Yes, I am really late in posting this info. None-the-less, here is the data.
Nissan Leaf had a big May selling 2,138 vehicles. Their second best month all time behind March’s 2,236 Leafs sold. Year to date sales are 7,614.
Volt May sales were 1,607 with year to date sales of 7,157 putting Volt in second place behind the Leaf.
It is reported that Chevy dealers have more than 9,000 Volts in inventory. With the 2014 soon to be in the show rooms, the dealers need to sell the 2013 model inventory.
Price-cutting going on across the board
Fewer sales than needed and California’s requirement that all major makers must offer a minimum number of “zero emission vehicles” are pushing the manufacturers to cut prices.
Nissan reduced the price of the Leaf by 18%, or $6,000, when it launched a new, stripped-down model at the beginning of the year.
A California buyer can now purchase a Chevrolet Volt for as little as $28,495. The base price for the plug-in is $39,995 but all buyers qualify for $4,000 off on a 2013 model and $5,000 off for a 2012 Volt. They also can get an extra $1,000 if they are currently leasing a non-GM vehicle. Meanwhile, the federal government provides a $7,500 tax credit while the state kicks in another $1,500.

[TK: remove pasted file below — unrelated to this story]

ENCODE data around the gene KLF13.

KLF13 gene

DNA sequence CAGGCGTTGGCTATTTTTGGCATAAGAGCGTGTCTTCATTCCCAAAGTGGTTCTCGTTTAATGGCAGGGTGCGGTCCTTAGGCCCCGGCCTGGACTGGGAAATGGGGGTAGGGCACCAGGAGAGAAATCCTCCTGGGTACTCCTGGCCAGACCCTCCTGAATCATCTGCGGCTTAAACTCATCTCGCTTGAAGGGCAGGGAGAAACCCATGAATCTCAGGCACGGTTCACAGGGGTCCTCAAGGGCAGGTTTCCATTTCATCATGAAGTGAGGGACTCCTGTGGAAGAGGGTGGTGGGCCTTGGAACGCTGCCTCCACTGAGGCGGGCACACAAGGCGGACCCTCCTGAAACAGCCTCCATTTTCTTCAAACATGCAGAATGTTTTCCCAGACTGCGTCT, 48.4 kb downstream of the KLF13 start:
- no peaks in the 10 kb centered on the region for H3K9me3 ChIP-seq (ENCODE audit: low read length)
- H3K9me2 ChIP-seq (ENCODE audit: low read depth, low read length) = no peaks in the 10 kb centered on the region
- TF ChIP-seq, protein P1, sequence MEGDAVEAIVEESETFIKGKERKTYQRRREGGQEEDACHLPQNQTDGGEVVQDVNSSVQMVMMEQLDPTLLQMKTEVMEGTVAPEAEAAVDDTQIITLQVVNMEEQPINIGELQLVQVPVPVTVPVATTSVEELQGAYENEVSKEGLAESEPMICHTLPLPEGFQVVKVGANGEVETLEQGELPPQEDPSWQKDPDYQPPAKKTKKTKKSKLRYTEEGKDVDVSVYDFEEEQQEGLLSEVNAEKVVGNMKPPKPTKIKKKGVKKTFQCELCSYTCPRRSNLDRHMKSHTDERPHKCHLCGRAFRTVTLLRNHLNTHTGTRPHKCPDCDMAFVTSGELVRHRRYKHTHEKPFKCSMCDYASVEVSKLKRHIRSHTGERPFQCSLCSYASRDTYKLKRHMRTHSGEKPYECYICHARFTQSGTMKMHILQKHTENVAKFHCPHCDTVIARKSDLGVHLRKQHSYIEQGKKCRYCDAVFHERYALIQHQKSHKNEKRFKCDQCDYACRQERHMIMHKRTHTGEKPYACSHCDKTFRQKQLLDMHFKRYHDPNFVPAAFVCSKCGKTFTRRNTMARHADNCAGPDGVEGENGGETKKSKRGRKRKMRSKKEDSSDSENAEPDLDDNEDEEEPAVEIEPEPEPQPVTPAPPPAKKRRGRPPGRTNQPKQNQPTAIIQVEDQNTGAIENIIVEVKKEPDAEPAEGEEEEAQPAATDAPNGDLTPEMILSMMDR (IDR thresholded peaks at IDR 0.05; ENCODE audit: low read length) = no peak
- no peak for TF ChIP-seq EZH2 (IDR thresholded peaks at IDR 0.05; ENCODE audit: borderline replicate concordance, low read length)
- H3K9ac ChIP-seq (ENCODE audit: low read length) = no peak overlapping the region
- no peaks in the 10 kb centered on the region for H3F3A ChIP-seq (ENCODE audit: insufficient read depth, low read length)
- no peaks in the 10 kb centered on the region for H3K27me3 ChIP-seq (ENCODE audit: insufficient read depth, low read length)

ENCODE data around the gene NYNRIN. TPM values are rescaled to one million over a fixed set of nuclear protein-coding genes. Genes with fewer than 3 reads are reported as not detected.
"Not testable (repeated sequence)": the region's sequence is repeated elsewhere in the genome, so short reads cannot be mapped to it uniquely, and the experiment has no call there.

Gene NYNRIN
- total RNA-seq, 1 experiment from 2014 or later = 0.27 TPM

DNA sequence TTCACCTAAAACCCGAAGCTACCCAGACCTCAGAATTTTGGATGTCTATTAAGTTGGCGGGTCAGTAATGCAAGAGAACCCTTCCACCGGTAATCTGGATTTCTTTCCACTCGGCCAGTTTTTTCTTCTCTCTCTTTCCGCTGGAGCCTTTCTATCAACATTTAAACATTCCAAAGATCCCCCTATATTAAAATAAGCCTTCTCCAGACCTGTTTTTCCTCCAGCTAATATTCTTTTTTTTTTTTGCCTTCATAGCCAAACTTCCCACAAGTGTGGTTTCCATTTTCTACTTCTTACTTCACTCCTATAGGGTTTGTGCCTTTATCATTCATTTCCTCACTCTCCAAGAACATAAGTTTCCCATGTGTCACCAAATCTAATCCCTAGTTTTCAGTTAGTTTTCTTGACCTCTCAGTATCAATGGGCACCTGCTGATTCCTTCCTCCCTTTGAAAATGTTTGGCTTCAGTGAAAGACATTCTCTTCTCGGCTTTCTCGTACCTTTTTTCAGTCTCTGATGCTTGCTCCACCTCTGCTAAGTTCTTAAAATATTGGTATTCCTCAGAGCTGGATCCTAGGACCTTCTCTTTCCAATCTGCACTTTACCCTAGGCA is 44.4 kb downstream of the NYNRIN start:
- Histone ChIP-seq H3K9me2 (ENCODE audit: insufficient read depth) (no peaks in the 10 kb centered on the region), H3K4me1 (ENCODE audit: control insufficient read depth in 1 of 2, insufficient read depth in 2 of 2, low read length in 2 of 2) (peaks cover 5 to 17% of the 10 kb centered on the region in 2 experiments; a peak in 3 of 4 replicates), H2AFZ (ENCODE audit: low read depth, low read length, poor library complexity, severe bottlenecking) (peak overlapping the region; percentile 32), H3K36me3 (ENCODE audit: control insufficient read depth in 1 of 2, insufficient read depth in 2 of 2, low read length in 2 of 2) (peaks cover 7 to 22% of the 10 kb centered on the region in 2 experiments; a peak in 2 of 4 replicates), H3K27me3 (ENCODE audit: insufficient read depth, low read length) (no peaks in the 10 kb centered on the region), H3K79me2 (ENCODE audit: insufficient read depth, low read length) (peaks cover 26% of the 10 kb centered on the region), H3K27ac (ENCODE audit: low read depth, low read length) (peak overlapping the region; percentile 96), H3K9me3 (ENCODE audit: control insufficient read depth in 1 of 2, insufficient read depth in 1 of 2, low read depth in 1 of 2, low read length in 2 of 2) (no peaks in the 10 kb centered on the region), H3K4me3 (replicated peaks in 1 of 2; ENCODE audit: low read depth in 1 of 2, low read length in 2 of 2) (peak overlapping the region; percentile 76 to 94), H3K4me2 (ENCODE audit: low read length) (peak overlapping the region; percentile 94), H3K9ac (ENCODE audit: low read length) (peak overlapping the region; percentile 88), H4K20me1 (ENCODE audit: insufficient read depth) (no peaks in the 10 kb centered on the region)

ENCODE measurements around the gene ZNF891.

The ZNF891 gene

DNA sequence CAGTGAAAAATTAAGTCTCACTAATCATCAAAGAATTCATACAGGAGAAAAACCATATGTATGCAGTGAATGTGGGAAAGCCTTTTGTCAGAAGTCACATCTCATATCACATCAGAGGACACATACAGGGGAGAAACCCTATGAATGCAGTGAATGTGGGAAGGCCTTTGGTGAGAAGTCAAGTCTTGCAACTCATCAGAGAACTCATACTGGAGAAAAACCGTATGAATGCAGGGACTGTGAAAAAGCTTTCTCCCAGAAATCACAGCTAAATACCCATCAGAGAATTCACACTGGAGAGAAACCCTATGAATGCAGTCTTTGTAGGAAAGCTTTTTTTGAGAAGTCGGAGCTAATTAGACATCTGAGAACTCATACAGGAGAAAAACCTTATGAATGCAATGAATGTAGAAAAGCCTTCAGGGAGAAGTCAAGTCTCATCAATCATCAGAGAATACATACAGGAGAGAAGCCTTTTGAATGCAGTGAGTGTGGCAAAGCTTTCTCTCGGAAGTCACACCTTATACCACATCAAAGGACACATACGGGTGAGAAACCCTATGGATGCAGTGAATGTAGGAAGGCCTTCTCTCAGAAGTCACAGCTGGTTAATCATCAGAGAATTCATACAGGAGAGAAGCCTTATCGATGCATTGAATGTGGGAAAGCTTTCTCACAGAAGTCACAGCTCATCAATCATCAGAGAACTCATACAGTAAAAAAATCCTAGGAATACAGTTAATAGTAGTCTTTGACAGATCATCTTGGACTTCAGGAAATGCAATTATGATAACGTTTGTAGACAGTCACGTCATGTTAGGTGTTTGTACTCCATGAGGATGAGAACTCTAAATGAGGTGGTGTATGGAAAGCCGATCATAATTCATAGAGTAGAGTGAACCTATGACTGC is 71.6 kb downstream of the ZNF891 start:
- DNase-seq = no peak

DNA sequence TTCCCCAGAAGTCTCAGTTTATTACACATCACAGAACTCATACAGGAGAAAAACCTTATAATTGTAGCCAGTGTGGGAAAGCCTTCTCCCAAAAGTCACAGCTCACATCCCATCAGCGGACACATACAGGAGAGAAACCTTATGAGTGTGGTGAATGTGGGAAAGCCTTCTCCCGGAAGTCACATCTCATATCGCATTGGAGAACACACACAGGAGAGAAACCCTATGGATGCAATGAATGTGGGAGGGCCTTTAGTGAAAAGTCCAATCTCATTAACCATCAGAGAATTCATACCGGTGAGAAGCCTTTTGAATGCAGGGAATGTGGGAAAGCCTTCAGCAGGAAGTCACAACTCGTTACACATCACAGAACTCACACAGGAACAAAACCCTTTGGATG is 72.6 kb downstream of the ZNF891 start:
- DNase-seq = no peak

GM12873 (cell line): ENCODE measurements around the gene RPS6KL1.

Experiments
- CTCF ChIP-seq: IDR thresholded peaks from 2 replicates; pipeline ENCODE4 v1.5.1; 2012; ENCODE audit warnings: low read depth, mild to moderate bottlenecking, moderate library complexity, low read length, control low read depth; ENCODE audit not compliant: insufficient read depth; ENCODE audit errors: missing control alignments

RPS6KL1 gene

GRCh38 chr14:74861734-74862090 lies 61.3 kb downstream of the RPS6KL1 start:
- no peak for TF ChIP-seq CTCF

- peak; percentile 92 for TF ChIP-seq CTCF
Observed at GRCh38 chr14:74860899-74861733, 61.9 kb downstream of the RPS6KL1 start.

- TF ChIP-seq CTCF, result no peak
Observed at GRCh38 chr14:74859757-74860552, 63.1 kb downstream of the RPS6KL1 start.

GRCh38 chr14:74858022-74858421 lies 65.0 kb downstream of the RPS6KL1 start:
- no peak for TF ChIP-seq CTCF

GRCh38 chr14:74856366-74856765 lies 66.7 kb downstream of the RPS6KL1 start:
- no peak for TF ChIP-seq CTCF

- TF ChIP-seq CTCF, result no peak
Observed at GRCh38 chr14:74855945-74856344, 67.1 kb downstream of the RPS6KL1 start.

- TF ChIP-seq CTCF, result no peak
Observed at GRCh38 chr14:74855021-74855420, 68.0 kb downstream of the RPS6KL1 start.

Chevrolet also is now reducing lease pricing for the Volt to $269 a month for 36 months, with a $2,399 downpayment.
Recently, a posting maintained that GM had to sell the Volt for about $75,000 to break even. How long can they keep the Volt line going at this rate?
Detroit Bureau also reports that the Honda Fit EV’s will reduce the lease pricing from $389 to $259 a month, and customers will no longer face mileage limitations.
Clearly the price-cutting reflects the lack of enthusiasm by the US population for these vehicles. The manufacturers of the vehicles are likely to be operating at a loss on each car. The government (and thus the average tax payer) is spending a lot of money on an idea that is not showing signs of capturing the public’s imagination.